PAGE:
Along with going through boxes upon boxes of childhood memorabilia, I have also started going through old files on my various hard drives. On one I found a collection of old family photographs that an aunt and uncle scanned for the family. Most of them revolve around the family lake home, which I’ll have to write about another time, but all of them are treasures of our past.

These are part of my family legacy. What follows are some small snippets of what I have grown up with, and what I am inheriting, even if it is only stories.

This is my grandmother as a teen at the family lake home with her father’s dog, Brownie.

All the Brownie stories that I had to grow up listening about! Gramma never did get over that dog. Maybe that’s why she spoiled my dog so much.

This is a great-great-cousin (or something) and my great-great-grandfather, Grandpa Theo of family legend.

Grandpa Theo (as he is referred to by the family) is the builder of the lake cottage. He was quite the character, and I think him chopping down a tree from the comfort of a rocking chair is the perfect image.

Grandpa Theo watering the horses

According to family legend, these are the horses that Grandpa Theo hooked up to the cottage to pull it closer to the shore. Whether that is true or not is something else entirely.

Grandpa Theo’s children. Marie, the short one in the middle, is my great-grandmother.

Fishing is of course a part of life at the lake home. This picture just shows that this has always been the case. I wonder if our recipe for fish fry is inherited, too?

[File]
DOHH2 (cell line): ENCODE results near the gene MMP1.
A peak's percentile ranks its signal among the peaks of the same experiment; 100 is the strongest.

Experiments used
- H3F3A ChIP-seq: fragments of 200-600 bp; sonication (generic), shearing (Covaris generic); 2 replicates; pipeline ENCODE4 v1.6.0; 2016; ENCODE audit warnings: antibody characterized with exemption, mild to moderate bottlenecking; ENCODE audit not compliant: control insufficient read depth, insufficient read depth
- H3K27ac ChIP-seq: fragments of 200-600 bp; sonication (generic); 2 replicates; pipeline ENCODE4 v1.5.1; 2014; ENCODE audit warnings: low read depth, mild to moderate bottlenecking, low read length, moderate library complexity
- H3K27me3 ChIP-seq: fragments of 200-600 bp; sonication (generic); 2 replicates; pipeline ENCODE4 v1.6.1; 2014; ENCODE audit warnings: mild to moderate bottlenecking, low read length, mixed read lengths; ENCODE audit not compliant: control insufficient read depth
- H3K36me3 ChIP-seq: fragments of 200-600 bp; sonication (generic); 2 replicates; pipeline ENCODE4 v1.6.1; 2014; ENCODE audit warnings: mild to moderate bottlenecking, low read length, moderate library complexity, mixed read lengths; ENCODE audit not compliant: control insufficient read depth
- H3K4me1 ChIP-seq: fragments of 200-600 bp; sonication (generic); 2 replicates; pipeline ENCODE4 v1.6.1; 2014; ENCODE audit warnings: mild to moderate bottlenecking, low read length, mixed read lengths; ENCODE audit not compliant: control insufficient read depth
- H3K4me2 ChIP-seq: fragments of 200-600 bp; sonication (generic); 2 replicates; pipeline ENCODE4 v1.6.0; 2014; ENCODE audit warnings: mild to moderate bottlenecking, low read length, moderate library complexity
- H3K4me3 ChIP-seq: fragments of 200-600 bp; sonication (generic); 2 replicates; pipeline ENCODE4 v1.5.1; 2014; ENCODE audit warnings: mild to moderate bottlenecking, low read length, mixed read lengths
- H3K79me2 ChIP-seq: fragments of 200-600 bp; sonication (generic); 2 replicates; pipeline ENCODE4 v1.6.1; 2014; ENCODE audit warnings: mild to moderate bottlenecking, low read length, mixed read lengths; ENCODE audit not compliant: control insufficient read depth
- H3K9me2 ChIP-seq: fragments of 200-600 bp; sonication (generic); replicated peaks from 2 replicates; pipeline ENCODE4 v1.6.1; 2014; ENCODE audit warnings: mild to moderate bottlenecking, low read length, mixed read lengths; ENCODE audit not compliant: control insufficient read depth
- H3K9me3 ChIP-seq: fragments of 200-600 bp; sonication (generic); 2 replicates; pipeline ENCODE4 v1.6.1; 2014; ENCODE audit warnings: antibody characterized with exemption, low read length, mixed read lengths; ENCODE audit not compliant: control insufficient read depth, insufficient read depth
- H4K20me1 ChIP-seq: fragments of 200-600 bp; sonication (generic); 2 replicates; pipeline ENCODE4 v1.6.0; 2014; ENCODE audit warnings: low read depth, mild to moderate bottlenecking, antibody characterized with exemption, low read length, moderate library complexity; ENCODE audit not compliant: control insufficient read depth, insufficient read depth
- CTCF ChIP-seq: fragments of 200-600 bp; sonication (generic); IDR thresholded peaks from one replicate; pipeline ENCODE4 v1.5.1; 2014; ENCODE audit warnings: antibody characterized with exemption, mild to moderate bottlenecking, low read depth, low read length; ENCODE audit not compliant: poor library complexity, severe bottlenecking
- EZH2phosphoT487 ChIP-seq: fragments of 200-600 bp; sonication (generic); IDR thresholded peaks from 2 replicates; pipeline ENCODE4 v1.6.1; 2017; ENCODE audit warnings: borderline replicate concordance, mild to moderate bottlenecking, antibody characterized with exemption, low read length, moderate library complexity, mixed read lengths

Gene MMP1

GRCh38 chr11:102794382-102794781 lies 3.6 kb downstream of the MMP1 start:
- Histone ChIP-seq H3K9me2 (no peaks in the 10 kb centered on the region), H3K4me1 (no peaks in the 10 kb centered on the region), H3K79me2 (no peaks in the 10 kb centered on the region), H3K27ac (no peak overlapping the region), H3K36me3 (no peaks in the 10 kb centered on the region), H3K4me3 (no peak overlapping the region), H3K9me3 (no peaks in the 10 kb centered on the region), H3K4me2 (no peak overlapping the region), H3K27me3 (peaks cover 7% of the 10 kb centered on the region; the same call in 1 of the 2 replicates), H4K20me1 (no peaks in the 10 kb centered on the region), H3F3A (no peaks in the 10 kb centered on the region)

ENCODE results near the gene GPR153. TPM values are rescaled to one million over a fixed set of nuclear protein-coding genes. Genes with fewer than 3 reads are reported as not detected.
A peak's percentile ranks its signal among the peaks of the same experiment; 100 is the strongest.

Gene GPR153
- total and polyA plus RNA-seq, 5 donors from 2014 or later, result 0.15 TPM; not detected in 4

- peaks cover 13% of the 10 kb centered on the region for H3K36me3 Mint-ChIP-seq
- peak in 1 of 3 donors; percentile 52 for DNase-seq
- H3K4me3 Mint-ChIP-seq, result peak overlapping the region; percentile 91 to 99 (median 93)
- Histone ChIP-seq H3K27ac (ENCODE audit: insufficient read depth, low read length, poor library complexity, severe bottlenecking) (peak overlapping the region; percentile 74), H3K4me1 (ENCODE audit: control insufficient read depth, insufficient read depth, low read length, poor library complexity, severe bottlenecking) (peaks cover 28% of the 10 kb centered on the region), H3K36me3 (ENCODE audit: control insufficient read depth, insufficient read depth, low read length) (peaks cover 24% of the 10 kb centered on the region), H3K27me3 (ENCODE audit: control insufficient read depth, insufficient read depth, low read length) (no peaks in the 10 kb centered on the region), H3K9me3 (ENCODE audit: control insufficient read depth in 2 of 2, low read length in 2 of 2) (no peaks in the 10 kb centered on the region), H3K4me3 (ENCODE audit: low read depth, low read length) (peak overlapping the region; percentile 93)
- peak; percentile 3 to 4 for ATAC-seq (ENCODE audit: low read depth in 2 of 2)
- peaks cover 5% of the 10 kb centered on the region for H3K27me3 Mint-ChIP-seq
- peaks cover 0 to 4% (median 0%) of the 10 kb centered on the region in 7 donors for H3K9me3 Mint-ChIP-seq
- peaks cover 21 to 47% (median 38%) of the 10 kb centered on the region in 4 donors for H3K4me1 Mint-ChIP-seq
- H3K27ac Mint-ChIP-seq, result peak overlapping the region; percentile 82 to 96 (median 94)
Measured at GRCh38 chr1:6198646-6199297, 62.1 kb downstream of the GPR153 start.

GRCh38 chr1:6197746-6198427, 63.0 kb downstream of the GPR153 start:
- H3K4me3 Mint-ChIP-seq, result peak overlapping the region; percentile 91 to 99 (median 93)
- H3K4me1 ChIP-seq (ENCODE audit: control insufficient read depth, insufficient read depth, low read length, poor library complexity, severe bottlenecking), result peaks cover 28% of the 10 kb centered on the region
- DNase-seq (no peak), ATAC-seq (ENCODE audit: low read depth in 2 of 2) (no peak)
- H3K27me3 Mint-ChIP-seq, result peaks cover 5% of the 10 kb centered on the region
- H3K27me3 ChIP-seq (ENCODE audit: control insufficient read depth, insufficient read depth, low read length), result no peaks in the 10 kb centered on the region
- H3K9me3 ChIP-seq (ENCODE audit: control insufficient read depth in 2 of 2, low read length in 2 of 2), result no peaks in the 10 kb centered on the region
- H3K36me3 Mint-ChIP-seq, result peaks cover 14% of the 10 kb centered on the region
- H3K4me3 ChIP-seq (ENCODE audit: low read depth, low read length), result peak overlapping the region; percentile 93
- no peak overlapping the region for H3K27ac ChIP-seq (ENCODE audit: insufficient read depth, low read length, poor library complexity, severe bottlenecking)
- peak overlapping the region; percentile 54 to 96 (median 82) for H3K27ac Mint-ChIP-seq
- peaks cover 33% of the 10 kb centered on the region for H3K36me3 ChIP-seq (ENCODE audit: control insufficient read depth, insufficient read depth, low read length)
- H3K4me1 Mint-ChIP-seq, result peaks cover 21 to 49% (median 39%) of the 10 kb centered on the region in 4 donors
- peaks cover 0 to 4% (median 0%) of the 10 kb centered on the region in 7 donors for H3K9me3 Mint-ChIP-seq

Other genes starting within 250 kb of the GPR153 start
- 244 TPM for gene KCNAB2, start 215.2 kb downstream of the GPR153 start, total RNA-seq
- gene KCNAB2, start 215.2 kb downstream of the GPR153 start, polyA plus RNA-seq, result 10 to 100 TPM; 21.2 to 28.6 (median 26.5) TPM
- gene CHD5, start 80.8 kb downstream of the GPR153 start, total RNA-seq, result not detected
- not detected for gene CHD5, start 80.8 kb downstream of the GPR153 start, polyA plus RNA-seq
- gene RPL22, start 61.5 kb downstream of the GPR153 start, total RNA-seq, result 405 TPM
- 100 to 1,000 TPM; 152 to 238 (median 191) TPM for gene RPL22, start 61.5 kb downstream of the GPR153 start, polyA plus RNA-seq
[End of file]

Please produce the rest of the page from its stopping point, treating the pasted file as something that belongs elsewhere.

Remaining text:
This is Marie and her husband, my great-grandparents.

I can’t remember my great-grandfather’s name, which irks me to no end. He was a handsome man who loved his wife and family more than he let on, if the stories are true. But they must be, because Marie wouldn’t have married him if he wasn’t a good man.

Marie and Anna (who is either a great-great-grandmother or some distant cousin), washing up after a picnic on the day-long buggy journey to the lake home.

From their regular home to where the lake cottage was built, is a distance of approximately 30 miles. That’s a full day’s travel by horse and buggy, so they had to stop at one of the many creeks to eat before continuing on their journey. My family loves to eat together (at every family function there’s always plenty of food), so I kinda giggle at this picture, because it means that we’re continuing what our ancestors started.

There are many more pictures where these came from, and more stories than I could possible recount on my own. Going through these photos (around 300 of them) in this file has given me great joy. After all, what’s the purpose of knowing where you’re going if you don’t know where you (and your family) have been?